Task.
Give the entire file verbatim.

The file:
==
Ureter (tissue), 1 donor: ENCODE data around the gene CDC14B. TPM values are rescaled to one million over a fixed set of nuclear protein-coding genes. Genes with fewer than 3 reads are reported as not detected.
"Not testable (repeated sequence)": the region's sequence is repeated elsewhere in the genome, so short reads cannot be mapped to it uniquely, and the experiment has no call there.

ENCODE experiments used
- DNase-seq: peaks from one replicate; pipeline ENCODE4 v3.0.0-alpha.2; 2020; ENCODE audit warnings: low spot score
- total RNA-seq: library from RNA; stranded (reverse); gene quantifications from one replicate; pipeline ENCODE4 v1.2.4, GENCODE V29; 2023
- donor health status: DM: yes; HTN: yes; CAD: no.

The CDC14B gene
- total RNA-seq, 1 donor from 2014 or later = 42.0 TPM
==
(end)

Ureter (tissue), 1 donor: ENCODE data around the gene CDC14B. TPM values are rescaled to one million over a fixed set of nuclear protein-coding genes. Genes with fewer than 3 reads are reported as not detected.
"Not testable (repeated sequence)": the region's sequence is repeated elsewhere in the genome, so short reads cannot be mapped to it uniquely, and the experiment has no call there.

ENCODE experiments used
- DNase-seq: peaks from one replicate; pipeline ENCODE4 v3.0.0-alpha.2; 2020; ENCODE audit warnings: low spot score
- total RNA-seq: library from RNA; stranded (reverse); gene quantifications from one replicate; pipeline ENCODE4 v1.2.4, GENCODE V29; 2023
- donor health status: DM: yes; HTN: yes; CAD: no.

The CDC14B gene
- total RNA-seq, 1 donor from 2014 or later = 42.0 TPM